I may have to try your recipe, and see if I can get over the Brussels Sprouts culinary hurdle.

CD
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Old 11-17-2017, 12:38 AM   #13
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We're usually more traditional at Thanksgiving. There may be variations on a dish, but the main ingredients stay pretty constant for the most part.

One year when my SIL was having it at her house she made breaded and baked pork chops. I mean, they are perfectly fine and I love them, but this was foisted upon us with no warning! I asked her "WHY?? Oh WHY???". She said they really had a taste for turkey a week earlier so they cooked it then. They coulda had us over for T-day a week earlier. Yup, I made a right proper Thanksgiving dinner the following week.
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Old 11-17-2017, 03:46 AM   #14
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How about scalloped corn as an alternative to the green bean casserole!





Scalloped Corn Recipe | Food Network Kitchen | Food Network
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Old 11-17-2017, 05:25 AM   #15
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Quote:
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How about scalloped corn as an alternative to the green bean casserole!





Scalloped Corn Recipe | Food Network Kitchen | Food Network
I already have mashed potatoes, stuffing and rolls on my menu. I need something green as a break from all the carbs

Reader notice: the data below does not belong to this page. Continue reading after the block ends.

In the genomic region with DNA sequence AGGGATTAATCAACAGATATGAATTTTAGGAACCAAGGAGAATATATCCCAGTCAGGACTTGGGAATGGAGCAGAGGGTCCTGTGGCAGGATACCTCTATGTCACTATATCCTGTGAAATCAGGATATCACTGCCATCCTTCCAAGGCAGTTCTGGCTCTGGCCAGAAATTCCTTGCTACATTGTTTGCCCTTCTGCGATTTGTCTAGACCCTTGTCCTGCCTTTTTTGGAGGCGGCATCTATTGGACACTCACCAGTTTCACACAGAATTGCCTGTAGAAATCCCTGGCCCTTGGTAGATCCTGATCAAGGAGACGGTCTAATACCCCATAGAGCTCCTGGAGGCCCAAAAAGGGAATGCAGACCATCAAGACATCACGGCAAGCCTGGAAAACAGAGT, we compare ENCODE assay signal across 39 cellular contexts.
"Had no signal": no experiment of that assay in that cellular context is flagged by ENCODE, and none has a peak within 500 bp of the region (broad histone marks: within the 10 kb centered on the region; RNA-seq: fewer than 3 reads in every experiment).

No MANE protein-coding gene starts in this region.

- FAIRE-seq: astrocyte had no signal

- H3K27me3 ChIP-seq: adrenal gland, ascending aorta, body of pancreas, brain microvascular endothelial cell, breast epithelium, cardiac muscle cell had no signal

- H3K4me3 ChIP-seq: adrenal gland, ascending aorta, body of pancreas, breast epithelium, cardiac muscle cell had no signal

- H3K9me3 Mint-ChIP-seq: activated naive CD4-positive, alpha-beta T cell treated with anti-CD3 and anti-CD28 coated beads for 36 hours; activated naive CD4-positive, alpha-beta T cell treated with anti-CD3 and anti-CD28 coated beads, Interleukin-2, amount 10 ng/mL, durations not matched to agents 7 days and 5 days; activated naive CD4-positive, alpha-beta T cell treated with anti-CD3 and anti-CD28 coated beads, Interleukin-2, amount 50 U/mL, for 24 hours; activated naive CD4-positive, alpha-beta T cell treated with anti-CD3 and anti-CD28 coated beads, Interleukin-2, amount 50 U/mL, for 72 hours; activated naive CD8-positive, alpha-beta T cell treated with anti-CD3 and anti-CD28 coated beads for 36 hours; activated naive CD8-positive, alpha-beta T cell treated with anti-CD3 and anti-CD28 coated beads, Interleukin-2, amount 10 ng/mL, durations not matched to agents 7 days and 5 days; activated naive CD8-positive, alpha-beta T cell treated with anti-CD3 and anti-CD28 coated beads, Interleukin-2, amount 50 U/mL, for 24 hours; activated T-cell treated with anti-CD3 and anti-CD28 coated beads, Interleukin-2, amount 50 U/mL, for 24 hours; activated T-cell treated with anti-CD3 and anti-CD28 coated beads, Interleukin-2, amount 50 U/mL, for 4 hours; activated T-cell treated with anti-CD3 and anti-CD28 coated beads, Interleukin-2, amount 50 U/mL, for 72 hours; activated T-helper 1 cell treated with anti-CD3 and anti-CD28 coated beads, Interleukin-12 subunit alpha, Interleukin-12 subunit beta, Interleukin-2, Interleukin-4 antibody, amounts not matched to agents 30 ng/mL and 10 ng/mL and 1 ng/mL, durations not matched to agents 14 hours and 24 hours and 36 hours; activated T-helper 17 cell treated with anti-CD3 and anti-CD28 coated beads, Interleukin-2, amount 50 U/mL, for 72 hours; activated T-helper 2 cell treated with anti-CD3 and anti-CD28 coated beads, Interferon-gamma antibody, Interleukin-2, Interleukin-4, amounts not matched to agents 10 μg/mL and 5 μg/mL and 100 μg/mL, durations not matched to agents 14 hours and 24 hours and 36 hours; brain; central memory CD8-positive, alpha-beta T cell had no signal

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Old 11-17-2017, 07:27 AM   #16
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We're pretty flexible when it comes to sides. In that I mean we have taken some usually served dishes and made some changes. Green bean casserole is scratch made including the soup. Sweet potato casserole has been changed to chunks of potato steamed in an oven safe, saute pan that has butter added to the water. When the water evaporates and the potatoes are done brown sugar, pecans, rum or bourbon, S&P are added to make a nice glaze. Marsh mellows can be added, if desired, and the pan can be placed in the oven to brown them.

We also experiment with other sides if there is a particular "theme" to the meal.
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Old 11-17-2017, 09:04 AM   #17
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I did a new appy last year. South Georgia Hummus. Boiled peanuts with roasted garlic and tahini paste. Served with fried pork skins as dippers. Don't knock it until you try it.
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Old 11-17-2017, 10:30 AM   #18
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I usually try to make one non-traditional dish every year. I also like to cycle in some of my grandmother's dishes. She always served things that I've not seen on many Thanksgiving tables. Onion pie, sauerkraut salad, mashed rutabagas, vegetable dressing, and so on.
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Old 11-17-2017, 11:07 AM   #19
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New for me: I grated orange rind and squeezed some fresh OJ into our canned cranberry sauce. Then I added a bit of grated ginger. Really punched it up.
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Old 11-17-2017, 11:31 AM   #20
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Our holiday dinners are usually anchored by the traditional stuff, but my FIL and I mix it up on how it's prepared. Oven, or smoked or fried. The women make the normal sides and I'll usually find something new to try.

It wouldn't be unexpected to see pulled pork, smoked beans or poppers in the mix, which are all possible depending on time.

I have two jobs starting in the next weekor so, so time is suddenly short. May be smoked cauliflower and wrapped sprouts. Not sure if I have a full night to do pork. That may have to wait for Christmas, which is when I try and bring the main.